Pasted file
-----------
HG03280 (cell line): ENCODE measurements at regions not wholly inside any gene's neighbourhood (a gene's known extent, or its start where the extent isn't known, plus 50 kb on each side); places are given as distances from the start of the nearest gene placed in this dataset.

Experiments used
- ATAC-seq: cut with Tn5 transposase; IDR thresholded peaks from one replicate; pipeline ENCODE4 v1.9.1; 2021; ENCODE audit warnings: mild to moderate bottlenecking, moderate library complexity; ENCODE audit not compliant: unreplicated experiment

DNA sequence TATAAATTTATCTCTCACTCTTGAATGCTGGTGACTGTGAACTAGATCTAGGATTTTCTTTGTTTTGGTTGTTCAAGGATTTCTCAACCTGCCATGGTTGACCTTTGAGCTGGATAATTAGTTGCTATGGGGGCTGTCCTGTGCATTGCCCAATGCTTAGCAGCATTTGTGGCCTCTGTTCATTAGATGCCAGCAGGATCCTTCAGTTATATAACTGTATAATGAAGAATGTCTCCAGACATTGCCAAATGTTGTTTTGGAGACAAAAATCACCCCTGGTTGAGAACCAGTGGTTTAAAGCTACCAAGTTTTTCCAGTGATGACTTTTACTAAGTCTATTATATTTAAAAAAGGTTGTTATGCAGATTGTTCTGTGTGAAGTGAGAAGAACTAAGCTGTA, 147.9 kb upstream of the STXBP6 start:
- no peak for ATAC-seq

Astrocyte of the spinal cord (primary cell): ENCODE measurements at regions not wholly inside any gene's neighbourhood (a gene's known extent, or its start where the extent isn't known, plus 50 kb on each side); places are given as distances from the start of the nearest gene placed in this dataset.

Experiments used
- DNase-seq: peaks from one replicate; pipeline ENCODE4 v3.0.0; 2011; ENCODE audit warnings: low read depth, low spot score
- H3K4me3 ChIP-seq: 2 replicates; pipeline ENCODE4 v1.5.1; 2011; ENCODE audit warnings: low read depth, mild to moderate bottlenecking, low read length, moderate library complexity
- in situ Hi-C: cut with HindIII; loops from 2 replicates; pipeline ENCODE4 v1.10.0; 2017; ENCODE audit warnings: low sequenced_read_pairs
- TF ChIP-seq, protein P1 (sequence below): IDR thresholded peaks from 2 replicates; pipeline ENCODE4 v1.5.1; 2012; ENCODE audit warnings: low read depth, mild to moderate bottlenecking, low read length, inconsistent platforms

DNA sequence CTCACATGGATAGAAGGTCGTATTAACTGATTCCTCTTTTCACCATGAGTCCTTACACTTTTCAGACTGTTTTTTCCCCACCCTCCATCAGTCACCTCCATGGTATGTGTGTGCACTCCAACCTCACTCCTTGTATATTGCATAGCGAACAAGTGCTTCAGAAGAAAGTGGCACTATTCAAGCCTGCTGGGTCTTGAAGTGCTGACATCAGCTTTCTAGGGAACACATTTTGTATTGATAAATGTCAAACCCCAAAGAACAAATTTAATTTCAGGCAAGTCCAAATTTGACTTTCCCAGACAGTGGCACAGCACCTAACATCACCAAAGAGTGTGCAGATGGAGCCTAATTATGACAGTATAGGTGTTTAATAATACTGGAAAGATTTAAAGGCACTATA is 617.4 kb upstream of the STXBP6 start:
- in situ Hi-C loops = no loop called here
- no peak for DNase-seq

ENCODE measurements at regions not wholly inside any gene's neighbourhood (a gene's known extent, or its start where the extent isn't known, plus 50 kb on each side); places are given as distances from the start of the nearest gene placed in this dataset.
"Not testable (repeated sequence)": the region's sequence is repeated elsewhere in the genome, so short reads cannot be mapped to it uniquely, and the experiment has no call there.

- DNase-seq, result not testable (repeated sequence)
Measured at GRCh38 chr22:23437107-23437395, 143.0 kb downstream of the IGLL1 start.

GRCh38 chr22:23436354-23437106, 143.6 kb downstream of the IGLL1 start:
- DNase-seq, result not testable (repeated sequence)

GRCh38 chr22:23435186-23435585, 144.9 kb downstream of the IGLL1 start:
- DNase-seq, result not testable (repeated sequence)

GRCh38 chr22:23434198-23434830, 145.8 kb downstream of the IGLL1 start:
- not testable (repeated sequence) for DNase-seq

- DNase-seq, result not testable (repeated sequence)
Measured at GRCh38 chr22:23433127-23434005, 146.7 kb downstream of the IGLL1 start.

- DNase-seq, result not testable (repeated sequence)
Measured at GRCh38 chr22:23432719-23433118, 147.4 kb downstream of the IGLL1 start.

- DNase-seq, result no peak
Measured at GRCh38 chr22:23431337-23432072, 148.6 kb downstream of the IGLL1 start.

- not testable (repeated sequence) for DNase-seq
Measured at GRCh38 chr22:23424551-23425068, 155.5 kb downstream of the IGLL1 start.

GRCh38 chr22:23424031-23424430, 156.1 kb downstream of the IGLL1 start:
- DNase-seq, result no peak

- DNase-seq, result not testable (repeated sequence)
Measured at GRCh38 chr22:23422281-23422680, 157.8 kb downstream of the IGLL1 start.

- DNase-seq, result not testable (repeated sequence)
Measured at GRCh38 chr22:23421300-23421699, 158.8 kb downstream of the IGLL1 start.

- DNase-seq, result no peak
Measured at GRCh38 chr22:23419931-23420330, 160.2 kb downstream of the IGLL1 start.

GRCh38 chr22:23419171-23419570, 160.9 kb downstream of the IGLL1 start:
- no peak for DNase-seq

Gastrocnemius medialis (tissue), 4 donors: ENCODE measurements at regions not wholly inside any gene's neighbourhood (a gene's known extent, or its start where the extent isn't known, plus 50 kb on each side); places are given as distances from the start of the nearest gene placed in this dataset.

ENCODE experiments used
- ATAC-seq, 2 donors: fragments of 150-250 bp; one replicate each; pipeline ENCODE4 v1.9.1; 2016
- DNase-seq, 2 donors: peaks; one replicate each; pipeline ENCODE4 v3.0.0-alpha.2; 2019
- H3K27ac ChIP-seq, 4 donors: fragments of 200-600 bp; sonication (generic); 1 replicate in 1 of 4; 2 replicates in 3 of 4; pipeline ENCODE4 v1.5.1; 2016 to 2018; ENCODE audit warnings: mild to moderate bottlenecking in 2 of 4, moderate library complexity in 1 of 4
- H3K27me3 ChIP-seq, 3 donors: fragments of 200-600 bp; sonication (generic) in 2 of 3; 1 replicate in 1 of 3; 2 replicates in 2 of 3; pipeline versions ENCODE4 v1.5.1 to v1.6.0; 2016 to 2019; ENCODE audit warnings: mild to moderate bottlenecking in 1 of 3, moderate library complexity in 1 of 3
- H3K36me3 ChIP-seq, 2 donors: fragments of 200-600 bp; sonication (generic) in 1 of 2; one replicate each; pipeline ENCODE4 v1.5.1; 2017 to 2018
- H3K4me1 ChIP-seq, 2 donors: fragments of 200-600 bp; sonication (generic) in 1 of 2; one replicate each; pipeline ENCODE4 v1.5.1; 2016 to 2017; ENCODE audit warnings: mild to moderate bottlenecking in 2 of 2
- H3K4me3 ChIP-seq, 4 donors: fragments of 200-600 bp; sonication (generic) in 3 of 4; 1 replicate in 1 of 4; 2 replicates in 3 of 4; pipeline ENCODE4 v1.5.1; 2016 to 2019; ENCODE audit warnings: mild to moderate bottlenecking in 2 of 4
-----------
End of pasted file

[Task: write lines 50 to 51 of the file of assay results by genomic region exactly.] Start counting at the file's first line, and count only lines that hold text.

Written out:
- H3K4me1 ChIP-seq, 2 donors: fragments of 200-600 bp; sonication (generic) in 1 of 2; one replicate each; pipeline ENCODE4 v1.5.1; 2016 to 2017; ENCODE audit warnings: mild to moderate bottlenecking in 2 of 2
- H3K4me3 ChIP-seq, 4 donors: fragments of 200-600 bp; sonication (generic) in 3 of 4; 1 replicate in 1 of 4; 2 replicates in 3 of 4; pipeline ENCODE4 v1.5.1; 2016 to 2019; ENCODE audit warnings: mild to moderate bottlenecking in 2 of 4